The House Ways and Means Committee on March 25 approved seven bills dealing with oversight of the IRS and repeal of the estate tax. Democrats on the committee were in agreement on the IRS measures but balked at repealing the estate tax. The bills are expected to come up for a vote in the House after Congress returns from a two-week recess on April 13.
Alluding to the current activity and deliberation among lawmakers regarding tax reform, House Ways and Means Chairman Paul Ryan, R-Wis. said the entire tax code needs to be replaced and the committee’s action with the markup is a “step in that direction.” He called the tax code “a mess,” and sharply criticized the IRS in his opening statement, saying, “The IRS works for the taxpayer, not the other way around. It’s their job to make doing your taxes as easy as possible. And so the burden is on them to prove any wrongdoing. The burden is on them to protect people’s privacy. And the burden is on them to tell taxpayers their rights. That’s the attitude they should have.”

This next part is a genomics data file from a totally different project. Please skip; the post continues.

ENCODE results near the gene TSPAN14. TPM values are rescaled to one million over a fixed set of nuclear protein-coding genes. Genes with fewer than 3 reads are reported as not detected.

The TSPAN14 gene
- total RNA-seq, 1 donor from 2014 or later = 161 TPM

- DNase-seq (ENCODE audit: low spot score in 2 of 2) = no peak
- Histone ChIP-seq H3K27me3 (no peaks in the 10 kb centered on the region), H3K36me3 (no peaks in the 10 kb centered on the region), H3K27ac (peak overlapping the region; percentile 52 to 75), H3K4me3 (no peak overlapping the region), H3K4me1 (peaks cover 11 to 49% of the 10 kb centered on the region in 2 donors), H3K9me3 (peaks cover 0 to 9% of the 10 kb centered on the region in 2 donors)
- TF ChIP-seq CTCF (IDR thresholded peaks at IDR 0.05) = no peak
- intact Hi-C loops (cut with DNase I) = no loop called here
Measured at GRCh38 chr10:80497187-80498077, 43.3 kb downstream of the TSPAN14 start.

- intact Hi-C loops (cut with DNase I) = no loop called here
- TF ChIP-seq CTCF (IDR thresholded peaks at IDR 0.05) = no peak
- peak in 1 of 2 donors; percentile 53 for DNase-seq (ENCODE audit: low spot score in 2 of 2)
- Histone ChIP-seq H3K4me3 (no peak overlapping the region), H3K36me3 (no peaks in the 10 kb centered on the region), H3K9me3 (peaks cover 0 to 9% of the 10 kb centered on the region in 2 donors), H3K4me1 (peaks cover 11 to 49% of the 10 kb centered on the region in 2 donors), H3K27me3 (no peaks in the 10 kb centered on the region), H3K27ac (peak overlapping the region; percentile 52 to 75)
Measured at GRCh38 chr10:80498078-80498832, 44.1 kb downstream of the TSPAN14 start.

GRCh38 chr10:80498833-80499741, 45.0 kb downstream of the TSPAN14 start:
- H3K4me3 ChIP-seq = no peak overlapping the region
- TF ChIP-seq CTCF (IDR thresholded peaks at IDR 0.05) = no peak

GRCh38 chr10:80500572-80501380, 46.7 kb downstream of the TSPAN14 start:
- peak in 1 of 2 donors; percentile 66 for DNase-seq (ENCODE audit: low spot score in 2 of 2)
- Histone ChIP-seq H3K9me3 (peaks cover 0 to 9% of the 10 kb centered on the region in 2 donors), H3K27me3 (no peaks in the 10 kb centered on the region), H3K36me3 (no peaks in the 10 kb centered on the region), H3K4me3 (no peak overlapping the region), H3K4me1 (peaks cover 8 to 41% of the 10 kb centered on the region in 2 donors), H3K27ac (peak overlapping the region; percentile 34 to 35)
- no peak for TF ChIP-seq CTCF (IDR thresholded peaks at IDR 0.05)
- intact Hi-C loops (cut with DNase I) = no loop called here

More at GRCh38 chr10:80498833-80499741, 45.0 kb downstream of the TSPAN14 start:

Ways and Means ranking member Sander Levin, D-Mich., denounced the estate tax repeal bill, pointing out that new analyses from the Joint Committee on Taxation indicates that repealing the estate tax would cost $269 billion over 10 years. He highlighted the fact that the JCT noted that, in any given year, fewer than 5,500 households would benefit from a repeal of the estate tax, with 75 percent of the tax cut going to inheritors of estates valued at more than $20 million. Levin called the measure “irresponsible,” charging that the legislation amounts to a “massive” tax cut for a small number of the wealthiest households.“Americans already overwhelming believe that the tax code is stacked in favor of a select few”.
The Will Doctor notes that this activity may provide an opening for discussions to partner the repeal of the Estate Tax, with the repeal of the “step up” in basis at death, discussed in recent posts on this blog. The primary issue to be resolved in our mind is determining the veracity of competing claims on the actual amount raised by the tax, after appropriate offsets for ancillary lost income tax revenue, and other factors.